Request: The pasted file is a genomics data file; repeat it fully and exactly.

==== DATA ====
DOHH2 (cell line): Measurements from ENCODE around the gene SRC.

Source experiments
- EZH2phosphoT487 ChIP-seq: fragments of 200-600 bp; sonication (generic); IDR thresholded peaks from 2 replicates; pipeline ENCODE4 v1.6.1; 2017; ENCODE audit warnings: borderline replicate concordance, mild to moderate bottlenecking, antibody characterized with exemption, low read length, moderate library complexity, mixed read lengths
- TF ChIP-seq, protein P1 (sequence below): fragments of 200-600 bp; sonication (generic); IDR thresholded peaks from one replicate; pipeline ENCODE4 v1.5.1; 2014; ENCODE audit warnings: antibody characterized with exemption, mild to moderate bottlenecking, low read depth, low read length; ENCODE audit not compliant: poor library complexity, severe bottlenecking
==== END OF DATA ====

DOHH2 (cell line): Measurements from ENCODE around the gene SRC.

Source experiments
- EZH2phosphoT487 ChIP-seq: fragments of 200-600 bp; sonication (generic); IDR thresholded peaks from 2 replicates; pipeline ENCODE4 v1.6.1; 2017; ENCODE audit warnings: borderline replicate concordance, mild to moderate bottlenecking, antibody characterized with exemption, low read length, moderate library complexity, mixed read lengths
- TF ChIP-seq, protein P1 (sequence below): fragments of 200-600 bp; sonication (generic); IDR thresholded peaks from one replicate; pipeline ENCODE4 v1.5.1; 2014; ENCODE audit warnings: antibody characterized with exemption, mild to moderate bottlenecking, low read depth, low read length; ENCODE audit not compliant: poor library complexity, severe bottlenecking